The Canadian Medical Association (CMA) is calling for a national emergency response to the COVID-19 crisis unfolding in Ontario and other provinces.
“We are at a critical juncture where a true national approach to combatting COVID-19 will make the difference between more or less lives saved,” said CMA President Dr. Ann Collins. “This country must come together to help support provinces most severely impacted.”
On April 15, the number of new infections in Canada surged past 9,500, setting a new single-day record. Nearly half of those cases came from Ontario, which reported a record 4,736 new infections. The province recently predicted that number could escalate to more than 30,000 a day by May.
More transmissible variants of SARS-CoV-2 make up a large proportion of the new cases in several provinces and appear to be driving up hospitalizations. Ontario alone accounts for nearly 2,000 of 3,691 COVID-19 hospitalizations across Canada. According to provincial officials, the situation is becoming “dire.”
The CMA is calling for “extraordinary” measures to bring the crisis under control, including “marshalling national resources where needed, applying restrictive public health measures, and prioritizing national collaboration to save the most lives.”
According to a statement, “this means sharing healthcare resources across provincial and territorial borders to help jurisdictions that are currently at crisis levels in ICUs and where healthcare capacity is overwhelmed.” Better public health communication and enhanced paid sick leave are also “urgently required.”
“We act as one country when crisis hits with wildfires, floods and other tragedies,” said Collins. “We must do everything needed to avoid making unbearable choices as to who lives if resources are not available.”
The CMA is also urging the federal government to refocus vaccine distribution on the areas hit hardest by COVID-19, rather than divvying up doses between the provinces and territories based on population.
“If we can’t achieve this through voluntary cooperation, then stronger measures might be needed,” Collins said.
According to Prime Minister Justin Trudeau, any changes in the distribution of vaccines would have to be negotiated with the provinces. “We’re happy to continue to work with the provinces on adjusting as the provinces see necessary,” he said.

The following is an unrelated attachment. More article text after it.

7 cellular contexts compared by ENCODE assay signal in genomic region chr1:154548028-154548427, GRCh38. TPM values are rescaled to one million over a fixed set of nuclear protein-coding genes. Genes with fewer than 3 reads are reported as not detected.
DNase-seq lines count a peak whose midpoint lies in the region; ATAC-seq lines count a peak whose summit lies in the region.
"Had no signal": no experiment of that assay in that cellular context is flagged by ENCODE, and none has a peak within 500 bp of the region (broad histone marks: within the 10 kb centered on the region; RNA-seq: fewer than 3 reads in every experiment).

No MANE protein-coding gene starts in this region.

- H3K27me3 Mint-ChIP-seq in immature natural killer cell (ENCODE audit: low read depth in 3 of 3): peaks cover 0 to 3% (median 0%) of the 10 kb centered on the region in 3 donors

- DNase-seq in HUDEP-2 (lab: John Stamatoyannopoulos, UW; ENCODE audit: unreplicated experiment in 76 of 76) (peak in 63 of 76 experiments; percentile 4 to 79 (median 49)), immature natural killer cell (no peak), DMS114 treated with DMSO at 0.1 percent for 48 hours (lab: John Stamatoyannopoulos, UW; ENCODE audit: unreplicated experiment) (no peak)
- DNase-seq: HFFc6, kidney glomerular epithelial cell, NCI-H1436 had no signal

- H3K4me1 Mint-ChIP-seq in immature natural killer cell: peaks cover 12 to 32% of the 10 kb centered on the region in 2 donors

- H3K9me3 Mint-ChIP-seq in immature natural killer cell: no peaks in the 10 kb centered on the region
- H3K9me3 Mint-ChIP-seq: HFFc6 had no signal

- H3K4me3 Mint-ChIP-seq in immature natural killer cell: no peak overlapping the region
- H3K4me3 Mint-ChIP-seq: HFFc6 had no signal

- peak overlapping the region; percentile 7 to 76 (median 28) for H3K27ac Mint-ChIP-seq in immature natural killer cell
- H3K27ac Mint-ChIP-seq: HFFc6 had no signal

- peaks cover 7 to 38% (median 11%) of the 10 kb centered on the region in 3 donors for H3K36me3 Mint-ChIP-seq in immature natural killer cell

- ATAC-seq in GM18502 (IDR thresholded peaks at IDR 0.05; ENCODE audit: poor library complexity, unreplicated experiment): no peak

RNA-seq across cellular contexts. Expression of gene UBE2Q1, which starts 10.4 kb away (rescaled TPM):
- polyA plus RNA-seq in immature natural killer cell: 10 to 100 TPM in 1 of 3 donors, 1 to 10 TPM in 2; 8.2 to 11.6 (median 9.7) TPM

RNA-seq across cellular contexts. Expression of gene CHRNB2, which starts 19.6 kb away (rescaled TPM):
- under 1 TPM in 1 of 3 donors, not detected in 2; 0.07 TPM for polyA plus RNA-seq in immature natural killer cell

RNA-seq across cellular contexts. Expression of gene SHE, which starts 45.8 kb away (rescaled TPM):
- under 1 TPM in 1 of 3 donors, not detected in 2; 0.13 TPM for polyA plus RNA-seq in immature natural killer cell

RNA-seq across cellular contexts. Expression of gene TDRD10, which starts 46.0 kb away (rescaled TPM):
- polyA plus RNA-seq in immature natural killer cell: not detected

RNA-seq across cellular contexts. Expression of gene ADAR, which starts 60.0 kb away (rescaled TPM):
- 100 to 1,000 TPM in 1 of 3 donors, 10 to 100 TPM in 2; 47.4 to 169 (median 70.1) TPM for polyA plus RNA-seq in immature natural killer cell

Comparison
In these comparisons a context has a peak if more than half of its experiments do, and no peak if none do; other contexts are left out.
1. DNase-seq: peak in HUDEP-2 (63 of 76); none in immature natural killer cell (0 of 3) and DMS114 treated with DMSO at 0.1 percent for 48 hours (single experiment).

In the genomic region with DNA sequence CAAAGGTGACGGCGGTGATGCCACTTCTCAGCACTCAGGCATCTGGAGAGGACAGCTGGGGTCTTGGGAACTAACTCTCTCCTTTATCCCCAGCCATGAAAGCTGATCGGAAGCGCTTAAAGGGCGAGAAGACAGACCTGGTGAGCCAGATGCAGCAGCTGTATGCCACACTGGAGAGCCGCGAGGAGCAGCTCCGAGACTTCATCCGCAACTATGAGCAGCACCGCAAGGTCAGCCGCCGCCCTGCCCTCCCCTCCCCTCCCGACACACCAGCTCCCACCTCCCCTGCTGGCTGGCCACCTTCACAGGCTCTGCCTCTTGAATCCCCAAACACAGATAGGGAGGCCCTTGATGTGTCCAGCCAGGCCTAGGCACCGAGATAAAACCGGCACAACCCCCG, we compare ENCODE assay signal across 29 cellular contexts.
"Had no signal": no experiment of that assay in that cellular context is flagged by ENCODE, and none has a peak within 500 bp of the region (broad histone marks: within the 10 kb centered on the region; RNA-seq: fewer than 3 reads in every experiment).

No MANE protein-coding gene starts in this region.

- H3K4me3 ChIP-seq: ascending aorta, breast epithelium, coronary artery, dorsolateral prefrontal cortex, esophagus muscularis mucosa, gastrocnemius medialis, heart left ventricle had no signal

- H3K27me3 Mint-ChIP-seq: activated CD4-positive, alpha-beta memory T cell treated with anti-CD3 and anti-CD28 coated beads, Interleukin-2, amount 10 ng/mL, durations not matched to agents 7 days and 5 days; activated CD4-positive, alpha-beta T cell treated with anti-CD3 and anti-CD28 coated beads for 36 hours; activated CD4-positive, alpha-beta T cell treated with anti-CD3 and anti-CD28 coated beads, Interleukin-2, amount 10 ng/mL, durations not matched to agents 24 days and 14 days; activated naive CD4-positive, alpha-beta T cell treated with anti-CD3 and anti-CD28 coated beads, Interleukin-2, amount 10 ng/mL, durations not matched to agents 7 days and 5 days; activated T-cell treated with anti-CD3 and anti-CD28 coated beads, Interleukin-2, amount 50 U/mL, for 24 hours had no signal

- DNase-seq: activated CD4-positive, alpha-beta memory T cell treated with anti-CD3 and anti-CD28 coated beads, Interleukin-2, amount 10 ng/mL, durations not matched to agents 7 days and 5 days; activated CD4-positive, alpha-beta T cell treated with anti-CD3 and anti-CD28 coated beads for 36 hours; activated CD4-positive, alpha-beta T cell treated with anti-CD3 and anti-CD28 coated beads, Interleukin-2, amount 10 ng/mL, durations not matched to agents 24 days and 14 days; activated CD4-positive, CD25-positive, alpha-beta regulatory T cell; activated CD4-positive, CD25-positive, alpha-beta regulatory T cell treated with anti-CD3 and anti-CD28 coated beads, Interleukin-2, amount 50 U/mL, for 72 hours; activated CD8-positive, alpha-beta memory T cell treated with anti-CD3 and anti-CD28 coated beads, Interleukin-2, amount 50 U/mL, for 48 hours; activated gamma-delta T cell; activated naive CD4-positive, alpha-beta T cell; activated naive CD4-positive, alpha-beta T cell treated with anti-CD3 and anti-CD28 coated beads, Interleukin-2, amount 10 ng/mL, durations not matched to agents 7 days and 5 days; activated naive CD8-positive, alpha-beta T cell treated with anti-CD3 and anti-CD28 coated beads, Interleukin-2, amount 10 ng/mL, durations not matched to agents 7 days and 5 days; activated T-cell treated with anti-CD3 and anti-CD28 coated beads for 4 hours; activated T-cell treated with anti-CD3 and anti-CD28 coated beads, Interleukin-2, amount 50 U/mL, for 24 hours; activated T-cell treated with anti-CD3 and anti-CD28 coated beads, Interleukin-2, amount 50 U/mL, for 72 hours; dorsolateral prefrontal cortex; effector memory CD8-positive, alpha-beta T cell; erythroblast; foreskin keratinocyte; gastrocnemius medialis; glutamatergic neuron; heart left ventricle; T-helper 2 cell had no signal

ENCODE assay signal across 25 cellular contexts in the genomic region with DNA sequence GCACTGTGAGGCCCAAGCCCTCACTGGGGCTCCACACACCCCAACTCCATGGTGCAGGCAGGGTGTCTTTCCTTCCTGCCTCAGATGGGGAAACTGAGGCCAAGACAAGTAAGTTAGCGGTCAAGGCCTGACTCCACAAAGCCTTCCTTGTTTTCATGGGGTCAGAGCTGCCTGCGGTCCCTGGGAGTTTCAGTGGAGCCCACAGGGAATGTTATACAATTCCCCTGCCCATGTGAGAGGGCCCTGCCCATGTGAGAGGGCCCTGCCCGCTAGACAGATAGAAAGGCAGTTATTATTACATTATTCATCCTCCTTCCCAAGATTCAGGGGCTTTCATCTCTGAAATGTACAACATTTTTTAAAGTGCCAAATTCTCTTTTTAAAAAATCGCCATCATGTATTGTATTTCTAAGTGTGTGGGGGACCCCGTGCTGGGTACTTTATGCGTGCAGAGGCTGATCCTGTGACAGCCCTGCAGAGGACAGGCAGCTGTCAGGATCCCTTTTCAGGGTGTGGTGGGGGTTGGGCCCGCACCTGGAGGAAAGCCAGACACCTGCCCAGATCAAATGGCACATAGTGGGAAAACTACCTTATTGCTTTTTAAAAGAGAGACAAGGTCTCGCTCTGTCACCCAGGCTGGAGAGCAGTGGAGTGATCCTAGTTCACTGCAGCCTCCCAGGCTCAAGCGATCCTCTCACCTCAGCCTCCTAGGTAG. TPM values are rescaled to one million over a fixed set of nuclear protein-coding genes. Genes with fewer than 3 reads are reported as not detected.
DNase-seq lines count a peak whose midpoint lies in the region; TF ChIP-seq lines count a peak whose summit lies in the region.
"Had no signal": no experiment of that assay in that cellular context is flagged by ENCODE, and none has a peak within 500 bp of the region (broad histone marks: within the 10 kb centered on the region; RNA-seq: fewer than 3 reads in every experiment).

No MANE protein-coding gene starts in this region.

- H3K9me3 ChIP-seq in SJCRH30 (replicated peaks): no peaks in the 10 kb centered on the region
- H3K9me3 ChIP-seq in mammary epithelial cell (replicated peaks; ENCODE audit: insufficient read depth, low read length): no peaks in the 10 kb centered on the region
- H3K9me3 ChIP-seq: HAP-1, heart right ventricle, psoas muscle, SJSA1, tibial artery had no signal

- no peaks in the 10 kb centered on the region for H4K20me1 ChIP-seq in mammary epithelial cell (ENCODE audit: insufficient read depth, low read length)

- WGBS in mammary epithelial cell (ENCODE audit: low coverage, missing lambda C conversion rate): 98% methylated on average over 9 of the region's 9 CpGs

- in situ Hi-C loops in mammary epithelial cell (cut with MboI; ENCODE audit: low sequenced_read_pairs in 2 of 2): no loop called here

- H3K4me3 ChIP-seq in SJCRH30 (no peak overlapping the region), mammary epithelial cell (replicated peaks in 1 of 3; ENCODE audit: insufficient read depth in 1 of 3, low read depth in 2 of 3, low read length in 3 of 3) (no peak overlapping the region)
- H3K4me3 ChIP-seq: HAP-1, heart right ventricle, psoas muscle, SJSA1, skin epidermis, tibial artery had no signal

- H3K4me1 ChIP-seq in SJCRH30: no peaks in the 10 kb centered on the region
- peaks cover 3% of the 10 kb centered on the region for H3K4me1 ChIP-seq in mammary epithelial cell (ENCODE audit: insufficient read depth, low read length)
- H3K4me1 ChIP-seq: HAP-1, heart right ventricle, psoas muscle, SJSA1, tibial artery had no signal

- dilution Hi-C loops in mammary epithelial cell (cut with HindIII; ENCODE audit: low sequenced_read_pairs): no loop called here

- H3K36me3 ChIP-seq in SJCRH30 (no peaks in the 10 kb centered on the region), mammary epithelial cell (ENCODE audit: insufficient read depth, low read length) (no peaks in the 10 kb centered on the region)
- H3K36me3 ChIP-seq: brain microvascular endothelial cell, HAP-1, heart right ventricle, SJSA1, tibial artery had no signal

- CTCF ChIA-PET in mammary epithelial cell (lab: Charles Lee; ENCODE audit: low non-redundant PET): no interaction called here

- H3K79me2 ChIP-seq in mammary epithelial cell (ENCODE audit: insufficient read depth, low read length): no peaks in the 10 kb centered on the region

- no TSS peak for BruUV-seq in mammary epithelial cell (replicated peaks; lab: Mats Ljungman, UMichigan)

So far, few provinces seem keen to cooperate. Nova Scotia Premier Iain Rankin dismissed the CMA’s call for a redistribution of vaccines, arguing that “things can change very quickly.”
“We’ve done the work, we’ve sacrificed and followed restrictions,” he said. “There are still variants of concern across the country.”
Ontario’s government has reached out to every province and territory asking them to send nurses, respiratory therapists, perfusionists and anesthesia assistants to cover staffing shortfalls. The province is offering to pay health workers “temporary relocation expenses” and said length-of-stay would depend on Ontario’s COVID-19 caseload and intensive care capacity.
While Newfoundland Premier Andrew Furey indicated that his province would be willing to pitch in, Alberta Premier Jason Kenney denied the request, stating “we are simply not in a position to send our healthcare workers.”
Some health workers have also expressed skepticism about the practicality of sharing human resources across Canada. According to Dr. Christopher Labos, a Montreal-based epidemiologist, “logistically, you can’t move people around the country like pieces on a chessboard.”
Meanwhile, Ontario has rejected an offer from the federal government to send mobile vaccination teams to Toronto and Hamilton without increasing the province’s share of vaccines. According to Premier Doug Ford’s office, when it comes to vaccination, “we do not have a capacity issue, we have a supply issue.”
Photo credit: iStock/Chinnapong
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